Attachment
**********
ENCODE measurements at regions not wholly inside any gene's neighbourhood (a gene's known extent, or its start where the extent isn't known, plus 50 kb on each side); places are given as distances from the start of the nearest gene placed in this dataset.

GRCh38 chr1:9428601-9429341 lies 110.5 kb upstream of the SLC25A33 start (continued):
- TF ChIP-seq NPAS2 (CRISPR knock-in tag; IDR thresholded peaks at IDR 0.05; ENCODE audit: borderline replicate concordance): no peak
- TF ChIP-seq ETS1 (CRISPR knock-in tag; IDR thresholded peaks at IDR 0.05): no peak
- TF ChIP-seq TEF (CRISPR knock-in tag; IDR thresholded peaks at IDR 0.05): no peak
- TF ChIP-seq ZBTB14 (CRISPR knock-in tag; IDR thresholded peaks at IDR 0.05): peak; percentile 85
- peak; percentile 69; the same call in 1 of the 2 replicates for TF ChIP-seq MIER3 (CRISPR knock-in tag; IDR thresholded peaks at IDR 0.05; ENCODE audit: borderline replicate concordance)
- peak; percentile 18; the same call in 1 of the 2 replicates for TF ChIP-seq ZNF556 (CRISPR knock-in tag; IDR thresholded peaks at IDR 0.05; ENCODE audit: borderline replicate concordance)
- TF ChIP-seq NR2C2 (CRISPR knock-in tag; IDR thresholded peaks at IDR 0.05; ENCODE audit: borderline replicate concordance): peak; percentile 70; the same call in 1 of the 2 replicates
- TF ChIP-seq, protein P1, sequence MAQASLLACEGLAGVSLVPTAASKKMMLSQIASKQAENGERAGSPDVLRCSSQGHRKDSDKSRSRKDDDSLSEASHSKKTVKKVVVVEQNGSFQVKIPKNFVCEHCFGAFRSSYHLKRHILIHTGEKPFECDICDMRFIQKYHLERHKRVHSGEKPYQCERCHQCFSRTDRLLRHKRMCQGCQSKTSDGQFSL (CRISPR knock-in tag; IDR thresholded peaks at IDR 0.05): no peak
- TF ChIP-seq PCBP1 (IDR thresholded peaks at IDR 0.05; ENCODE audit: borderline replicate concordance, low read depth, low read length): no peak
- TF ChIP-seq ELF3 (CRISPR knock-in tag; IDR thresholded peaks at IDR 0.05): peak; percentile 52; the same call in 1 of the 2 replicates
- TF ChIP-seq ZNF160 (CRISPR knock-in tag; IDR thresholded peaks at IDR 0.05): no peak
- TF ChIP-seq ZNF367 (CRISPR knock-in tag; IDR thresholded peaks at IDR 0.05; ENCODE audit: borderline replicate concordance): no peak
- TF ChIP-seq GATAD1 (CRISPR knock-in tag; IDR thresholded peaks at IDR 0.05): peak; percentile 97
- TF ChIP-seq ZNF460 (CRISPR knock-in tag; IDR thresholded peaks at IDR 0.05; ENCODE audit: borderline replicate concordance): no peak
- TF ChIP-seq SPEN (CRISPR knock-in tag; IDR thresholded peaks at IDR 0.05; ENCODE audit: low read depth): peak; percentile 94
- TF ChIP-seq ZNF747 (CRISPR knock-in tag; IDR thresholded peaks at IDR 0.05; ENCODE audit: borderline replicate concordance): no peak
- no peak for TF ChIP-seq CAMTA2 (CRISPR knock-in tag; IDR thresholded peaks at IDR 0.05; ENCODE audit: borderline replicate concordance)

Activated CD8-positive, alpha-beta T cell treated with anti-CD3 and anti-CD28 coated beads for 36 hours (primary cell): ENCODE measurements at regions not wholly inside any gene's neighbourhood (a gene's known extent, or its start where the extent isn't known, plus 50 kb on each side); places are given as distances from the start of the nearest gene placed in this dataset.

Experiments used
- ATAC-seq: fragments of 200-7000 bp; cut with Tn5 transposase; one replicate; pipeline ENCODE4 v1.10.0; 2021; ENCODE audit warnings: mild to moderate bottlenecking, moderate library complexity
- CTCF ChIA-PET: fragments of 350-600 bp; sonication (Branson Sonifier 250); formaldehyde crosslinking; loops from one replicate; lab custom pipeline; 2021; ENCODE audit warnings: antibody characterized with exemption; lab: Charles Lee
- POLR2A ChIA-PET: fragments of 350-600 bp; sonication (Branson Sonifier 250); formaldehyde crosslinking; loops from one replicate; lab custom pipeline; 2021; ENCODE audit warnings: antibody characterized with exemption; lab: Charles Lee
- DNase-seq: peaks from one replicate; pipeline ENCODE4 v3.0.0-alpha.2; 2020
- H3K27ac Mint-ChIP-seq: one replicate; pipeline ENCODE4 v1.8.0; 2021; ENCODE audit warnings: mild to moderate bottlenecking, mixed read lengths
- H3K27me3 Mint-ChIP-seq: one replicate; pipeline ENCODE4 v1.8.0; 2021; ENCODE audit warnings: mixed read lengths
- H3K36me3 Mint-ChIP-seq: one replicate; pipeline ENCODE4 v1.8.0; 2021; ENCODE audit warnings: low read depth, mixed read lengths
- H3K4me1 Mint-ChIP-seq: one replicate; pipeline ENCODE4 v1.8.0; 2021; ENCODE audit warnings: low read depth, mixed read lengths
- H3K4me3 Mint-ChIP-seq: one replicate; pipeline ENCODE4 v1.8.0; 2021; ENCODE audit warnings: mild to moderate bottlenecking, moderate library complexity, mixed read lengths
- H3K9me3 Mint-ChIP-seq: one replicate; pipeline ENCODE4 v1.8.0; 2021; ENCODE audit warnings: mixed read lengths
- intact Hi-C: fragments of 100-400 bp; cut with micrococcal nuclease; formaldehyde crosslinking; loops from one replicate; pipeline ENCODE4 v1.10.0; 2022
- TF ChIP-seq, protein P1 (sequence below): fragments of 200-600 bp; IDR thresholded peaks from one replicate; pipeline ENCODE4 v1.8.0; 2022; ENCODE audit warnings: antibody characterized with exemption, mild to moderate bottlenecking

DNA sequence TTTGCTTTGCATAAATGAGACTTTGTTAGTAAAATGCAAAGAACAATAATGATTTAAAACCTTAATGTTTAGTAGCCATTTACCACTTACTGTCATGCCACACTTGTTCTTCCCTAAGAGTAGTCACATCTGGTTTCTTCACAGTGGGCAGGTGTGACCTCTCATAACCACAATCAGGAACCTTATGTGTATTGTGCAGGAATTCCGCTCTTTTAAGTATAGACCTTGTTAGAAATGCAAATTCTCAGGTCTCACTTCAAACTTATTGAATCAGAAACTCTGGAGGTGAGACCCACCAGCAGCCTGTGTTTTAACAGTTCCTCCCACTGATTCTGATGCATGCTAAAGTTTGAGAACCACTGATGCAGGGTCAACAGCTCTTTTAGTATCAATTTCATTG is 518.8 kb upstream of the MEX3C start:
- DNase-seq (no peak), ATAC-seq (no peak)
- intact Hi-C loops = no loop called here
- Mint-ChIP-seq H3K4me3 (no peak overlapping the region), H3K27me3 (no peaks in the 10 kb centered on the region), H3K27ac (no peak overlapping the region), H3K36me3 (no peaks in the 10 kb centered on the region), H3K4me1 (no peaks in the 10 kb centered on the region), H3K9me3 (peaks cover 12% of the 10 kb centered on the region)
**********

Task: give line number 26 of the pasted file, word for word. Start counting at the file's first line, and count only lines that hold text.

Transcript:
- H3K27ac Mint-ChIP-seq: one replicate; pipeline ENCODE4 v1.8.0; 2021; ENCODE audit warnings: mild to moderate bottlenecking, mixed read lengths